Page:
“From January to April, this year, I didn’t take any medication, not because I don’t want to, but because I could not afford them. It is that bad. I know I could develop complications, but I went everywhere looking for money, nobody was able to lend me.

“A situation like this has led many people to commit suicide because of the financial burden, but I told myself I will scale through. Imagine a person living with diabetes, earning N20,000 with four children. He may also develop other diseases like hypertension, kidney failure etc, How can he cope?,” he queried.

He however pleaded with the federal government to come to his aid, by removing import duties on diabetes drugs and diagnosis devices/strips and provide welfare packages for people living with diabetes.

As for Mrs Veronica Okeke, a 57 year old woman, she was scared when the doctor told her, her sugar level was 780.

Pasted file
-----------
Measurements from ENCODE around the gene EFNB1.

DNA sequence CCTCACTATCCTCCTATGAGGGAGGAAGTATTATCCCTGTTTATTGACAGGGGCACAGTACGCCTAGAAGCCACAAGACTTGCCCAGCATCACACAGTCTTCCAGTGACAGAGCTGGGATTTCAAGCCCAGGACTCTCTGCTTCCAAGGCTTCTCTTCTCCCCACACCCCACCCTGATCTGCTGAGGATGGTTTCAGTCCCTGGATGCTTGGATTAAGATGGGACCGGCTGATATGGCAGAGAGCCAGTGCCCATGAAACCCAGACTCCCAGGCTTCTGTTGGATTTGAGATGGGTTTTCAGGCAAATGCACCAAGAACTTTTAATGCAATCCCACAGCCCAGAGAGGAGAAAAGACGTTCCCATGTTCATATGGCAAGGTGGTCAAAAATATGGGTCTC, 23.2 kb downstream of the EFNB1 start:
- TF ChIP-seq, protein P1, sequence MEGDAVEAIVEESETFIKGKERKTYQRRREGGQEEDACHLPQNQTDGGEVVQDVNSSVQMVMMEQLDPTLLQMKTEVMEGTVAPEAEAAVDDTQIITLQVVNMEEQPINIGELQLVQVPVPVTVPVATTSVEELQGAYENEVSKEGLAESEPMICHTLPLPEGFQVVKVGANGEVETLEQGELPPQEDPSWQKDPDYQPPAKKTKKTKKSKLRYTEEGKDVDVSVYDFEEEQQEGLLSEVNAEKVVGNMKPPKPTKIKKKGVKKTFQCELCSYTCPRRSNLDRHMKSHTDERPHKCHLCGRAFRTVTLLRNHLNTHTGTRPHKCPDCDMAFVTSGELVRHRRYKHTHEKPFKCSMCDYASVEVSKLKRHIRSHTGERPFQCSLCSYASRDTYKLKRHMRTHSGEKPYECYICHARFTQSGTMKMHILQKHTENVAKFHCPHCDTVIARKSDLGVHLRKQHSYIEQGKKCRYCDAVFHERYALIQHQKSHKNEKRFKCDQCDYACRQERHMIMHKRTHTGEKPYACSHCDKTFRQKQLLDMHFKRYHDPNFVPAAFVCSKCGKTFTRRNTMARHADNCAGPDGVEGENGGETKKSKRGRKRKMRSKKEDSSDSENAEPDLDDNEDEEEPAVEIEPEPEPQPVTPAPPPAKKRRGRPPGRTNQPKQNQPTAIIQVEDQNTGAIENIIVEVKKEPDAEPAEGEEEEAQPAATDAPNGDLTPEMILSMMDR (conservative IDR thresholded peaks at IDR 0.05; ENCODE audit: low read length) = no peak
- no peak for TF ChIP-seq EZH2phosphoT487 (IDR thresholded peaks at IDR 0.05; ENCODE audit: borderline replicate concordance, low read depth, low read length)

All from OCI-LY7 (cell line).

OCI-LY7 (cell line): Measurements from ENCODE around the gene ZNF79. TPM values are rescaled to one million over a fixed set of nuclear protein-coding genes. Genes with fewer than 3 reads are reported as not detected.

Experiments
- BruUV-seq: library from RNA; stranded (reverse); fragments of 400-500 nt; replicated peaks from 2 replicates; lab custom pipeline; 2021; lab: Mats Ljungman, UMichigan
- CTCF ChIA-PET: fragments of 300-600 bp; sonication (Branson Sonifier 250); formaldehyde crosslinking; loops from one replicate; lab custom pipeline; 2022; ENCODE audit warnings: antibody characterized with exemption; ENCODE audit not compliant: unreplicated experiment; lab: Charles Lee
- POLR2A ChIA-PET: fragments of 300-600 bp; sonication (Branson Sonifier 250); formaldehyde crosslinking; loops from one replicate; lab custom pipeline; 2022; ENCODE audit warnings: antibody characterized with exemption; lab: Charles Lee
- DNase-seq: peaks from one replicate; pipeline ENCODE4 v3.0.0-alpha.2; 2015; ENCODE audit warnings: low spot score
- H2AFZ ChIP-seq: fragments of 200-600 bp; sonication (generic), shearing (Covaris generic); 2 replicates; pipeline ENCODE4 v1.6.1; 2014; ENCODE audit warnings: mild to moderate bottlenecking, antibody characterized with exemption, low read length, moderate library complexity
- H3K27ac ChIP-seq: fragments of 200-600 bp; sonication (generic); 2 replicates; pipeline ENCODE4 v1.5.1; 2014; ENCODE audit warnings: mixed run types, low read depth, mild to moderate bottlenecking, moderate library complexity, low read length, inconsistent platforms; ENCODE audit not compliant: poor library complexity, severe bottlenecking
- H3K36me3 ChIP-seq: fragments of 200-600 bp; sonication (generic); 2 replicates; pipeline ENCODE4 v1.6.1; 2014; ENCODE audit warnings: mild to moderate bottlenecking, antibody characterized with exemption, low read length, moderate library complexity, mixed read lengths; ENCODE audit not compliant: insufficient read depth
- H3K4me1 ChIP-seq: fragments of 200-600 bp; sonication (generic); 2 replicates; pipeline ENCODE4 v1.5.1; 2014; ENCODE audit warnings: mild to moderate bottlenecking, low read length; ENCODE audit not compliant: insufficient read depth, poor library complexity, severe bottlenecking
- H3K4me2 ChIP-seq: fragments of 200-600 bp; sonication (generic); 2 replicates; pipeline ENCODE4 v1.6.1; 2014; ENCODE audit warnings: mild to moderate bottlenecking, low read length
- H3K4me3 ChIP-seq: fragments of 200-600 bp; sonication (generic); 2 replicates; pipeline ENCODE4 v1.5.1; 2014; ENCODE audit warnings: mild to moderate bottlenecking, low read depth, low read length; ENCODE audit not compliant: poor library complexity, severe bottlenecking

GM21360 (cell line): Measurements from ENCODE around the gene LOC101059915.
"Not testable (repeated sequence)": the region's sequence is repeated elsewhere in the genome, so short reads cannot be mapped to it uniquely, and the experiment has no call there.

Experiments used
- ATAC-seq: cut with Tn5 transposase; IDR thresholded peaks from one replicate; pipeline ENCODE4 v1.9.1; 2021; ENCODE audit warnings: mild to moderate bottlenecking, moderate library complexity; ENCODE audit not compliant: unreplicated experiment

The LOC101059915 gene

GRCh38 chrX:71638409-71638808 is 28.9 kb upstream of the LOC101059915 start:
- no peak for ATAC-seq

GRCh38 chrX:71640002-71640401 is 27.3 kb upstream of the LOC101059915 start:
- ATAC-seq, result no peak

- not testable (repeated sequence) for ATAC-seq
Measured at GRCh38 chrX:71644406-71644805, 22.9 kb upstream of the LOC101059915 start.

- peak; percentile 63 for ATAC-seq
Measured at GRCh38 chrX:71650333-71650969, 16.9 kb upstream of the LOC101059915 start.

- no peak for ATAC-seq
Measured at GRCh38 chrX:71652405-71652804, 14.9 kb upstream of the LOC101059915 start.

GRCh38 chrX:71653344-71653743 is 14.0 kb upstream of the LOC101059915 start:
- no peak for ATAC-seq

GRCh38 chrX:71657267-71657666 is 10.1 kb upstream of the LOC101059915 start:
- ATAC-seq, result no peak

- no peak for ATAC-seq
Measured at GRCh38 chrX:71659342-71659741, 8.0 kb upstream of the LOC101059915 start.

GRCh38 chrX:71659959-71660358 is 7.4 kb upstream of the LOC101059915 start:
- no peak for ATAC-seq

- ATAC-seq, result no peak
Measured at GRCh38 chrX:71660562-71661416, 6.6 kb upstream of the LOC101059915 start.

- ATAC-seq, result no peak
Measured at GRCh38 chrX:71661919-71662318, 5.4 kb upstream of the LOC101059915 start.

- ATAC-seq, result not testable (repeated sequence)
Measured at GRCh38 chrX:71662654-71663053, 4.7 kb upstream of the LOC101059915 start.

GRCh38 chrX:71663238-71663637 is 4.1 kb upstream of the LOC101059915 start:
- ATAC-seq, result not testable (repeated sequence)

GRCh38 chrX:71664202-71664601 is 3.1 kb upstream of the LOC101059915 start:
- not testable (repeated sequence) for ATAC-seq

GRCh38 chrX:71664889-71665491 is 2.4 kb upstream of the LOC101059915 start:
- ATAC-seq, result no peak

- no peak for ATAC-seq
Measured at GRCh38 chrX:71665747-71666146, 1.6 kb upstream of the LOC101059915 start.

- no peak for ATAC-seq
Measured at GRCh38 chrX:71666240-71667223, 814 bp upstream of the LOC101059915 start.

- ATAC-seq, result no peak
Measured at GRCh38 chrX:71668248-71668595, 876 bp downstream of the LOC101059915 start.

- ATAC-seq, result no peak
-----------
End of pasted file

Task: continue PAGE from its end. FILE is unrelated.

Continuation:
She said “I was scared because I have not finished paying the hospital bills of my son, and now I am down with diabetes that has no cure and then, I  will have to live with it, all the days of my life.”

Mrs Okeke told LEADERSHIP that, “If I could take my life, I would have done it. The financial burden is just too much for me to bear. When I was in the hospital, I spent N300,000 for drugs and other things, and now, the doctor told me I have to take insulin all the rest of my life.”

She however pleaded with the government to assist people living with diabetes, especially the vulnerable group in the society, by providing free medical care for them.

Meanwhile, while government would need to remove import duties on diabetes medication, stakeholders who spoke with LEADERSHIP at the Roche Media Round table on World Diabetes Day, have also called for more awareness on diabetes and urged Nigerians to watch their lifestyles.A renowned endocrinologist, Dr. Afoke Isiavwe, said as the prevalence rate of people living with diabetes increases everyday, adding that the government need to tackle the menace before it gets out of control.

Isiavwe said in Africa, about 16 million people are living with diabetes in 2017 and that figure is estimated to increase to 41 million in 2045, an increase of 156 per cent.